It was mentioned in the previous post that I was supposed to take the speedboat ride to Comino. So, Marina, the owner of Leona Travel agency who helped me a lot with touring the island, recommended the tour. At the Oki-Ko-Ki Banis they say that “it all started 41 years ago with Tony Muscat also known as Banis or Mr. Crazy”. He was among the first to organize visits to the Blue Lagoon by small vessels at first, which now grew into speedboats. Not only that you reach Comino faster, but you will also be able to enjoy the sunset when most of the tourists leave the beach.
We sat at the café in Spinola Bay, having a mix of fresh fruit juice and waiting for other tourists to arrive. Tony’s wide smile is easily noticeable. He jokes all the time, making cutting the waves toward Comino Malta pleasant and fun. He shared with us that he will be 70 this year and that he spent 46 years at the sea.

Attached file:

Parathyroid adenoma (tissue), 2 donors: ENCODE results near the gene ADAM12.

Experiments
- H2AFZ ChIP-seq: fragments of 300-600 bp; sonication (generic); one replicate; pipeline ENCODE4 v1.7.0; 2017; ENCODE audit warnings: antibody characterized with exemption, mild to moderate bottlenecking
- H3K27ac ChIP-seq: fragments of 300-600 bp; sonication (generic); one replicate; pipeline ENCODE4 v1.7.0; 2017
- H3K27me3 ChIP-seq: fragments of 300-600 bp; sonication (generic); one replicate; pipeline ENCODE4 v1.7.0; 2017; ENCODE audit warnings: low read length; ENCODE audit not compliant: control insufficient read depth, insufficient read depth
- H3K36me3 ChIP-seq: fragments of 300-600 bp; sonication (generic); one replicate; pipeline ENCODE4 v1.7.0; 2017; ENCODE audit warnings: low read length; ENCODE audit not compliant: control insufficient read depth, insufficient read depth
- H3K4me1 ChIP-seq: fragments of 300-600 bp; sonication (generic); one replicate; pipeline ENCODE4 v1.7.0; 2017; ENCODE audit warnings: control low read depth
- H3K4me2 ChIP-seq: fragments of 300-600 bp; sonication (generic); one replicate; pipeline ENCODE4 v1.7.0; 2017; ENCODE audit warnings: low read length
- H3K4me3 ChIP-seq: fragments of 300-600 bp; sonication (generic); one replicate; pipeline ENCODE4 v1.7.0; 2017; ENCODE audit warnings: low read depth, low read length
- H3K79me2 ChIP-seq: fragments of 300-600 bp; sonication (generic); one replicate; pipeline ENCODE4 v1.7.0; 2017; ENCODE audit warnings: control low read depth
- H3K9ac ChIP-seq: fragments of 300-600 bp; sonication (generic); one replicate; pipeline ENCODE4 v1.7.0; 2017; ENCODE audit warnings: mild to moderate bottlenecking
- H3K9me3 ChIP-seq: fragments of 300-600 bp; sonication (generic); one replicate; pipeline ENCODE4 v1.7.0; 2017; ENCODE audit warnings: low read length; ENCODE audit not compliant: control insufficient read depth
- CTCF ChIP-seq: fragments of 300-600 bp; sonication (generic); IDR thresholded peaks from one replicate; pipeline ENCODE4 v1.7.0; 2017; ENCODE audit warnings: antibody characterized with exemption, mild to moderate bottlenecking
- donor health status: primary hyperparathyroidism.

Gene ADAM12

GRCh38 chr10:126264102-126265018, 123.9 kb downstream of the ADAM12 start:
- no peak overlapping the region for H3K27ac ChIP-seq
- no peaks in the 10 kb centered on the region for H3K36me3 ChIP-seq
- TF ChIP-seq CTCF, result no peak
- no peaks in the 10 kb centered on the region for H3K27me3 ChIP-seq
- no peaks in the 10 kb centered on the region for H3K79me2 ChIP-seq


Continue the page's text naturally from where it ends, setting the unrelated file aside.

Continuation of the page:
Our mostly British group was fun, so besides with our host Colin, I had a nice chat with Tracy who was in Malta for holidays with her husband. We were trying to hold on to our bench tightly since the boat was rashly jumping making us laugh and squeak at times. Tony was playing loud music, and having fun at the wheel.
When we reached Comino, he took us to a few coves with rock holes “resembling the shape of the upside-down Australia” and Brazil. Showing us the fascinating sea color, Tony said that Malta was declared second place in the world for its water transparency, right after the Maldives. By the time we arrived at the beach, tourists were already embarking on their boats to go back to Malta while fast food and water sports stalls were closing. The Blue Lagoon went quiet, which is not to be witnessed that often nowadays. When it comes to beaches in Malta, this is a must-see.